Nefer-khepru-re (The Best of the Forms of the Sun) Ua-n-re (The Only One of the Sun) Son of the sun, living in truth, the lord of diadems, Akh-en-aten. Long (be) his life, And the chief royal wife, beloved of him, The mistress of both countries, Nefer-nefru-aten, Nefert-iti, Who liveth and flourisheth for ever and for eternity.

The City of Akhenaten (Amarna)

Pharaoh Akhenaten, his beautiful wife Queen Nefertiti, and his son Tutankamun were all part of this dynasty. During this time one of the most dramatic changes in Egypt took place: Akhenaten built a new city, Amarna, for a god named the Aten, and outlawed all other gods. The Amarna period, sometimes called “The Amarna Experiment,” resulted in some of the best-known art, tombs, writing and records of ancient Egypt. That is why, even though the period was only around 30 years long, it is one of the most famous in Egyptian history.

Imagine you could have the power to shape the world around you to build a city, change a religion and live as the representative of god on earth. It’s hard for people today to think of this kind of power, but it was the power that Pharoah Akhenaten wielded in Egypt during the Amarna period.

During his rule, from 1353 to 1336 BCE, Akhenaten changed Egyptian life in a big way. He moved the capital city of Egypt from Thebes to Amarna, then known as Akhetaten, a city he constructed on what had been just a piece of desert. There he created a new religion, new religious leaders and new temples. His influence lived on beyond his death.

Amarna

Visualization  of  an  Atenist  temple

You may know that throughout their history, ancient Egyptians worshipped many gods and goddesses. These deities each had histories and Egyptians believed they interacted with each other. Together, they were believed to influence everything from health to rainfall to the afterlife.

Everyday Egyptians kept images of the gods and goddesses in their homes, and communicated with them. Making offerings, celebrating religious holidays and preparing complex funerals were all a part of Egyptians’ constant interactions with their gods.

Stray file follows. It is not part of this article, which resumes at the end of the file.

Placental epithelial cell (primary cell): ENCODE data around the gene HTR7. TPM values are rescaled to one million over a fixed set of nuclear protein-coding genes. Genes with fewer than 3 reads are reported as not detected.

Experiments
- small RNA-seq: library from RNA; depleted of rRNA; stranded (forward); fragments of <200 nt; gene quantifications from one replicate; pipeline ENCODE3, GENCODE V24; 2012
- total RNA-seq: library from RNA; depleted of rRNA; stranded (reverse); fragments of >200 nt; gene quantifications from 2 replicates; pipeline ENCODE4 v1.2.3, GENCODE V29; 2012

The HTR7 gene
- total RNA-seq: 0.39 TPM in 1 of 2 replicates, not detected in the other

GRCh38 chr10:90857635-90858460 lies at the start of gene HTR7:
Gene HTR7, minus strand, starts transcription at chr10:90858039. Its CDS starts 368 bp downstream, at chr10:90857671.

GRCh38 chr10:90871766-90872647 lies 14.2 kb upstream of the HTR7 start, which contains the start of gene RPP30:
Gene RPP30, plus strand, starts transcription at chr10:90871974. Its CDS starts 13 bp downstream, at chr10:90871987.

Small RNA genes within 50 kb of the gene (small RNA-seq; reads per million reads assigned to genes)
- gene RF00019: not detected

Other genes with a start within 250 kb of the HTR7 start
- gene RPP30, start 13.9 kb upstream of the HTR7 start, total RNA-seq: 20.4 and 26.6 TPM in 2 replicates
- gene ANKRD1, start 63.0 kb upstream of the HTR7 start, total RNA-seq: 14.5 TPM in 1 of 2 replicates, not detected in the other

Akhenaten was born into this world of many gods. At that time, Amun Re was the most important of the Egyptian’s gods. Amun Re was a mysterious god with many abilities, but he appeared to the people as the sun. A powerful group of priests served Amun-Re.

When Akhenaten became king around 1353 BCE, he began to make changes. He declared that there was only one god who could be worshipped - the Aten —- and he declared that as the pharaoh he was the only person who could communicate with this god. Why did Akhenaten make this huge change? Some people think he wanted to get rid of the powerful priests of Amun Re, whose power could challenge the pharaoh’s. Other people think that Akhenten was totally dedicated to the Aten, and that he was one of the first people in history to express unique and personal thoughts on spirituality. The Aten literally meant “the disk of the sun.” Akhenaten searched for a place to build a new city for the Aten.He found it in a spot where the sun appeared to rise from an eastern valley and spread its light over a broad piece of land in front of the Nile River. The new city was named Amarna, “horizon of the Aten.”